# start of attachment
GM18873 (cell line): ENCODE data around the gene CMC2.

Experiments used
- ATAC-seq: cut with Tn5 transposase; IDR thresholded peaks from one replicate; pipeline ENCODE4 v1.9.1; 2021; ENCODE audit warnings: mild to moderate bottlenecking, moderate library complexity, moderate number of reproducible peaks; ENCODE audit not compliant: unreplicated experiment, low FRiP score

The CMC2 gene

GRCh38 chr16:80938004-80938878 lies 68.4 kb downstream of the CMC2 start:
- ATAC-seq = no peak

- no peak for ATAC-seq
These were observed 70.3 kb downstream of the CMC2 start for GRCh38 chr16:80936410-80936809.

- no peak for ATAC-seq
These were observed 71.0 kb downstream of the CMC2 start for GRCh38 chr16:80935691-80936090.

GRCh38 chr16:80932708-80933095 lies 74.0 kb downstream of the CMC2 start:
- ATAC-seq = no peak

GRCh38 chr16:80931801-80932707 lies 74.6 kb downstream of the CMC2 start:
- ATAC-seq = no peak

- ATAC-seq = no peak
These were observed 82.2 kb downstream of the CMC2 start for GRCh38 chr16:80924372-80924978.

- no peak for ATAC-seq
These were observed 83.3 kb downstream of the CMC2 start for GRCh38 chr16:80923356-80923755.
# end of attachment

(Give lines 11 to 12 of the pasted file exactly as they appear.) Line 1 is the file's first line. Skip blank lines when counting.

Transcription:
GRCh38 chr16:80932708-80933095 lies 74.0 kb downstream of the CMC2 start:
- ATAC-seq = no peak